Dubai: Around 400 and over – that’s the target US jet-maker Boeing is setting for itself in deliveries of its popular 737 MAX aircraft by end 2023.
Anything over that 400 would count as a definite plus as the manufacturer scrambles back into winning over market share in new orders during a time when airlines worldwide are busy with an unprecedented round of fleet expansion.
The 737 MAX family has been one of the prongs that Boeing had been hoping to make its presence felt when new orders come. But it hasn’t been a smooth ride as supply chain issues and various niggles related specifically to the 737 proved hurdles in these 3 years.
“We recently discovered we had something that didn’t comply with our original design,” said Randy Heisey, Boeing’s Managing Director of Commercial Marketing for the Middle East and Africa, and Russia and Central Asia. “So, it’s led to a pause in our deliveries. Still, we are working through that issue.”
The manufacturer handed over 344 planes to customers during the first eight months of 2023.
It was in August that Boeing confirmed its supplier Spirit AeroSystems Holdings Inc. had improperly drilled some holes in 737 bulkheads to help maintain cabin pressure.
This then led to an extensive inspection to fix thousands of mis-drilled holes on the 737 MAX 8 aft pressure bulkhead.
“We have our team intensely working on meeting quality,” said Heisey. “We’ve worked throughout our supply chain, putting some senior executives embedded with some of our suppliers, and focused extensively within our own four walls on ensuring that we meet our customers’ expectations.”
Regional carriers, including the UAE airline flydubai, acknowledged that they had fallen short of passenger forecasts due to delays in aircraft deliveries, specifically the Boeing 737 MAX. flydubai, an all-Boeing carrier, had expected to take deliveries of 17 aircraft in 2023, of which it has so far received 7.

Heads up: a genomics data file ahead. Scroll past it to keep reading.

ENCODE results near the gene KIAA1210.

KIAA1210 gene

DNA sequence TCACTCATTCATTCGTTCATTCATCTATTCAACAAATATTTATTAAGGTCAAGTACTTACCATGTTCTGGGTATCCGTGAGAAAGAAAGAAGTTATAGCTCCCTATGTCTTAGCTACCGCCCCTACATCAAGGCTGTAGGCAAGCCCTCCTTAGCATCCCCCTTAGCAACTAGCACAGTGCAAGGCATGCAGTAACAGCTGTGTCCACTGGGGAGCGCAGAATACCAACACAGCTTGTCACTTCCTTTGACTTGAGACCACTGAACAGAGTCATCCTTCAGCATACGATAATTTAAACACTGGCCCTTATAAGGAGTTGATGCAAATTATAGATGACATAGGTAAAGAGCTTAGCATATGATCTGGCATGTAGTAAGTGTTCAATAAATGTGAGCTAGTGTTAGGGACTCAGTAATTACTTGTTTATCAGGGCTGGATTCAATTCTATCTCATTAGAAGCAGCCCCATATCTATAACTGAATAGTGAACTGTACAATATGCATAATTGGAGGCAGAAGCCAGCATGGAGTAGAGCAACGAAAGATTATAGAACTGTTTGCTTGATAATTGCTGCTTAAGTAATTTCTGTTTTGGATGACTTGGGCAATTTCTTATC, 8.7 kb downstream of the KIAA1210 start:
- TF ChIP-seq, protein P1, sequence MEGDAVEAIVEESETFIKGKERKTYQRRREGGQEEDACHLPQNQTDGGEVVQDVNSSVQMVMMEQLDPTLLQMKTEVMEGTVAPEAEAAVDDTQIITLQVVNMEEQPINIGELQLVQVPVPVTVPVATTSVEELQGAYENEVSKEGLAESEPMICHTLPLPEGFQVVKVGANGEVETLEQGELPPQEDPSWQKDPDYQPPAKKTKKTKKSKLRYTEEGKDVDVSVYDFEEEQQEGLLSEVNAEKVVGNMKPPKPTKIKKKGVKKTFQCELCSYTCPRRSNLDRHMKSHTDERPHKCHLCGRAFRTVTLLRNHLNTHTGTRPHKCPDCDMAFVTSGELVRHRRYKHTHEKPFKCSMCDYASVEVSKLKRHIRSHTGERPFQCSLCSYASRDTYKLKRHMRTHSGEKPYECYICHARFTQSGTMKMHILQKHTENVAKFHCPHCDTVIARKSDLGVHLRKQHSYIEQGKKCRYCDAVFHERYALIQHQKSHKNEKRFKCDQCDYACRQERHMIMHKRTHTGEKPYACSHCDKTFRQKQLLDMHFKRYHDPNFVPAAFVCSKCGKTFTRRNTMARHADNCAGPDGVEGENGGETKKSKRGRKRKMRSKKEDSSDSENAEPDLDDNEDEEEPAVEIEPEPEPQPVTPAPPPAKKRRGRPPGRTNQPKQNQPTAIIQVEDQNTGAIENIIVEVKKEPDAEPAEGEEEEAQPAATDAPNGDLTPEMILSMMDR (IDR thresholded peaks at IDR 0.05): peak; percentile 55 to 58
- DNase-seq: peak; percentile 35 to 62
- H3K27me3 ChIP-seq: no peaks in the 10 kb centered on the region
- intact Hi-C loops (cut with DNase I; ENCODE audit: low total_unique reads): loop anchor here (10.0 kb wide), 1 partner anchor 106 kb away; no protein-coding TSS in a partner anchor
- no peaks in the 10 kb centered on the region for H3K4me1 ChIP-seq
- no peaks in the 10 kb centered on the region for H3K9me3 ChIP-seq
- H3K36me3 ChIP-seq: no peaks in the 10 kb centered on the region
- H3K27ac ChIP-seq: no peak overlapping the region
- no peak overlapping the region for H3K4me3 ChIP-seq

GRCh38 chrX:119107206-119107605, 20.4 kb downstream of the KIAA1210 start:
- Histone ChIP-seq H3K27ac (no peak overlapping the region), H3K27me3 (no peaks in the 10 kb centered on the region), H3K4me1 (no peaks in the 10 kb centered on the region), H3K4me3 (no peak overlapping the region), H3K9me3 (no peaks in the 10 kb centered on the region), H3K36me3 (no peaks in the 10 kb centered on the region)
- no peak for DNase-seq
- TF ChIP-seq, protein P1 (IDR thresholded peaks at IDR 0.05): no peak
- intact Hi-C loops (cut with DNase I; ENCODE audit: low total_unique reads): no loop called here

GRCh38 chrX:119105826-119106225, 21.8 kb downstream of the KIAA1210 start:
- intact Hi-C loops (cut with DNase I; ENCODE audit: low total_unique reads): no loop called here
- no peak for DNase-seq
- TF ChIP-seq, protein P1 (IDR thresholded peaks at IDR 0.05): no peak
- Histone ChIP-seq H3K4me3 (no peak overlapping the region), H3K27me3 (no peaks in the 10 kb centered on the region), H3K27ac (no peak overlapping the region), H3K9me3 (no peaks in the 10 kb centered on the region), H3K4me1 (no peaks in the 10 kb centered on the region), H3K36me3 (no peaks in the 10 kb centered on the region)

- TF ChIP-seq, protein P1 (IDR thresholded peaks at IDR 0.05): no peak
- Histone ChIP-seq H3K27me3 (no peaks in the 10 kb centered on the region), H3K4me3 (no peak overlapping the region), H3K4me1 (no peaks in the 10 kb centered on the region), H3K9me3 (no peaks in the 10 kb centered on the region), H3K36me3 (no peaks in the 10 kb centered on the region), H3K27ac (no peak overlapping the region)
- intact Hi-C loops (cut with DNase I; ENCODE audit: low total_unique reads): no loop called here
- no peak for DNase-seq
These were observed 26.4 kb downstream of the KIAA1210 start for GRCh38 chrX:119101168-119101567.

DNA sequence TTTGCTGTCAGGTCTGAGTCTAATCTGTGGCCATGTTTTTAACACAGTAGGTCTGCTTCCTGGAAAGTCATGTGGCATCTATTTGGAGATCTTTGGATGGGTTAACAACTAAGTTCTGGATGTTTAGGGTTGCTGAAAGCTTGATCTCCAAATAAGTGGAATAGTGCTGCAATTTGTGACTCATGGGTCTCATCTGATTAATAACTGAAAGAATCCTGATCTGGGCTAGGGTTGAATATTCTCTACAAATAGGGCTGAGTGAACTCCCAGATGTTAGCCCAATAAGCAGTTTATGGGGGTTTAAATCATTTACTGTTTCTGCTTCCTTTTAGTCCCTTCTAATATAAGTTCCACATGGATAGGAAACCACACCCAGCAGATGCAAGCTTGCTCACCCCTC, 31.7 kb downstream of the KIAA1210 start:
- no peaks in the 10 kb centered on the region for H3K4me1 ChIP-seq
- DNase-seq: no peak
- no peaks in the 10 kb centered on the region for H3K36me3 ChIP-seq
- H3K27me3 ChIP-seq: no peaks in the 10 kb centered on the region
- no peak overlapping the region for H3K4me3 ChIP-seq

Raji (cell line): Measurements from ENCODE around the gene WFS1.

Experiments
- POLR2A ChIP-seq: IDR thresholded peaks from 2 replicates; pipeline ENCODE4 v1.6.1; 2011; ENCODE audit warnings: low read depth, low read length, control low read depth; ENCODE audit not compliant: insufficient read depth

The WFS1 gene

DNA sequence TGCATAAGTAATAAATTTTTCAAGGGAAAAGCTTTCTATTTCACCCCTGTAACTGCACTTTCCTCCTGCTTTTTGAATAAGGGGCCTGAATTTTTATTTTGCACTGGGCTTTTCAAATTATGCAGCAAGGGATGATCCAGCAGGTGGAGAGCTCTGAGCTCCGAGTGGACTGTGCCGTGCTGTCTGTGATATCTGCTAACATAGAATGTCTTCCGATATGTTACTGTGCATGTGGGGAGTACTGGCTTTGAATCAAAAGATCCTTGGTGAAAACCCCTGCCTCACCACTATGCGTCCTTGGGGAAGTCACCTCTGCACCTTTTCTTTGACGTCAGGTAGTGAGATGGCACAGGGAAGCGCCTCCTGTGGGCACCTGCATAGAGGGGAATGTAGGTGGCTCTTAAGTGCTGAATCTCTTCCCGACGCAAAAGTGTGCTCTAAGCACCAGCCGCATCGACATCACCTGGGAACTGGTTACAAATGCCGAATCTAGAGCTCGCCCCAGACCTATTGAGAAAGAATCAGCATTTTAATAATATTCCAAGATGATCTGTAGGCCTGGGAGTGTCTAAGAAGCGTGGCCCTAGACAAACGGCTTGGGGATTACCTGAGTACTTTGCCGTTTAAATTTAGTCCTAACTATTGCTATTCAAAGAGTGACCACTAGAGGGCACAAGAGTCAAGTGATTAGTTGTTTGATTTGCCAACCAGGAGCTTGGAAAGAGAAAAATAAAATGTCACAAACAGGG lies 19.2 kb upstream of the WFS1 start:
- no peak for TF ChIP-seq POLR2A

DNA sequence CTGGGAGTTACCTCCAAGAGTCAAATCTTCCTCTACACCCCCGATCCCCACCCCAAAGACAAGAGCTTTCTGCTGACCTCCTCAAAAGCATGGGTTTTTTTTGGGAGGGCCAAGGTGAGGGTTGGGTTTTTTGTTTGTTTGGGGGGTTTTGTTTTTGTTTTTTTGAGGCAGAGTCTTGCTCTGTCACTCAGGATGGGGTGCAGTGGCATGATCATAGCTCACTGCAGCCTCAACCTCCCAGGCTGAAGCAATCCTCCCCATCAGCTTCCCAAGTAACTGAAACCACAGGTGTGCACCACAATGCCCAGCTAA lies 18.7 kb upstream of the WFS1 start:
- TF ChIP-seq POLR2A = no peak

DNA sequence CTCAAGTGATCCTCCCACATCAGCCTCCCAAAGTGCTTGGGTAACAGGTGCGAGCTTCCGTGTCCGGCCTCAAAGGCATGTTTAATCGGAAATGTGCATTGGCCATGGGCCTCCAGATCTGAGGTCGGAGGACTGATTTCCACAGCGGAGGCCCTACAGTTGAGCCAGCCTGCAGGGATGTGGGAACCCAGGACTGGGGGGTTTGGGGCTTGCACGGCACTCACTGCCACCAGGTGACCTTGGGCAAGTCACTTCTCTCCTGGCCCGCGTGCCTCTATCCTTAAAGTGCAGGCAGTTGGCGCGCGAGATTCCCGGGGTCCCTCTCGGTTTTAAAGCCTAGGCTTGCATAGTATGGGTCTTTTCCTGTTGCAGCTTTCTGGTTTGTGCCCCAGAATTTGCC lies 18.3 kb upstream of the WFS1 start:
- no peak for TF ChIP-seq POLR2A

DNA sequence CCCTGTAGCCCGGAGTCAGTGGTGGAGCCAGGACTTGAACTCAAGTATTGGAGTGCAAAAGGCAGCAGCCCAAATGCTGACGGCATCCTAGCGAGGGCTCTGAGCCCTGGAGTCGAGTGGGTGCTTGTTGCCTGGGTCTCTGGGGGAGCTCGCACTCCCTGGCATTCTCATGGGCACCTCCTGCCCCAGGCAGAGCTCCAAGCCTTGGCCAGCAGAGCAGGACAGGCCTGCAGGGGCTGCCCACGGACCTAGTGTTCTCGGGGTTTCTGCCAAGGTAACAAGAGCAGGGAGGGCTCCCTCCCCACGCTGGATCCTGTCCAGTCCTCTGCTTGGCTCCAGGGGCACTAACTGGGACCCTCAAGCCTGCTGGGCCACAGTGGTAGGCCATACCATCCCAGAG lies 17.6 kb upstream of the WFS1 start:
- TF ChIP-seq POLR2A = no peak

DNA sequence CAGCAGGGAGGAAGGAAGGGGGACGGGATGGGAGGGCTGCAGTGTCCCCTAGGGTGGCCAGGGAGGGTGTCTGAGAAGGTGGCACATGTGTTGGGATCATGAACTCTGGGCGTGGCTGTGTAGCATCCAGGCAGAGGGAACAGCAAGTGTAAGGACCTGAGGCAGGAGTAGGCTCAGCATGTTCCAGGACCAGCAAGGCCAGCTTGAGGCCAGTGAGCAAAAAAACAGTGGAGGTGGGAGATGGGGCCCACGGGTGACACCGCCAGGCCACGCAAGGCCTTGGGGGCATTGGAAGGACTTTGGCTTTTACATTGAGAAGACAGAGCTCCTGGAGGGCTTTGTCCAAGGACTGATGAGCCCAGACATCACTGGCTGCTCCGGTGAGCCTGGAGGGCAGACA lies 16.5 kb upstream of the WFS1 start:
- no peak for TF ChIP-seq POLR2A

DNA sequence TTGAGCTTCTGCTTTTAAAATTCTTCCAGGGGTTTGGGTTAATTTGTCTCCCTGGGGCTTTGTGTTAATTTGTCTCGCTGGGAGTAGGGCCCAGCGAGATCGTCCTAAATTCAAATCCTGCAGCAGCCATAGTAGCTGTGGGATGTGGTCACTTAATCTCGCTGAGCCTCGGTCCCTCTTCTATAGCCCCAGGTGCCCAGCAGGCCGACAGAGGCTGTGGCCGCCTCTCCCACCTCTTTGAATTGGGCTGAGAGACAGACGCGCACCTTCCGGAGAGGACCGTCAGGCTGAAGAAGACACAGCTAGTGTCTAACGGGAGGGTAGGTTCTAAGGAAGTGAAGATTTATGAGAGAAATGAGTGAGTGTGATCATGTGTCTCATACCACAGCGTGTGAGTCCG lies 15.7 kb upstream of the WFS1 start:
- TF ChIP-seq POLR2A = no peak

Heisey responded, “We know the adverse impact that occurs when our aeroplanes are not delivered on time. We also share that disappointment when our suppliers don’t deliver on time to us.”
Supply chain challenges
While Heisey did not provide an exact timeline for when the supply chain challenges, which surfaced amid the pandemic, would resolve, he did say it should be resolved ‘in the not-so-distant future’.
“I don’t want to put a specific date out there, but we’re expecting it sooner rather than later that we’ll have recovery of the supply chain. Unlike a light switch, it’s difficult to turn everything back on instantly, so it takes some time to spool up.
“With that in mind, we’re expecting in the not too distant future that everything should restore to the kind of production system as companies rebuild their infrastructure and have their workforce re-established and trained.”
The current challenges are not only impacting the new production build, but also impact the airline industry’s need to replace components on aerocraft during routine maintenance. “So there’s a huge amount of demand for all of the supply bases to build back up its capacity again, and that motivates those suppliers to meet their production quotas,” said Heisey.
Boeing said the company is seeing increasing demand from developing markets. “Markets like India, for example, have been growing significantly,” the official added. “The African market is one of those with high potential. The African aviation market is projected to grow at over 7 per cent.
“It’s almost 7.5 per cent growth rate, the traffic there, which will lead to, like much of the rest of the world, more than doubling of the fleet in Africa over the next two decades.”
Narrow vs. wide-body
Heisey said the global trend in aircraft demand has shown that about 75 per cent of new deliveries in the next two decades will be single-aisle aircraft. This trend is driven by the growth of low-cost carriers.
Historically, demand has been more evenly split in the Middle East between wide-body and single-aisle aircraft, with around 60 per cent in favour of the former. However, with the efficiency of single-aisle planes and the rise of the low-cost carrier model, there could be a shift towards a reversing of the split.
“This doesn’t necessarily mean a decrease in wide-body aircraft but rather an increase in both categories, with single-aisle planes gaining a larger market share,” the Boeing official said.
Regarding sustainability, the choice between single-aisle and wide-body aircraft depends on the situation.
“In low-demand markets, single-aisle aircraft can be more fuel-efficient and emit fewer emissions per flight,” said Heisey. “In markets with higher demand where wide-body aircraft can fill more seats, they can be more efficient on a per-seat basis.
“The choice depends on the route and passenger demand, with both single-aisle and wide-body planes playing important roles in meeting sustainability goals.”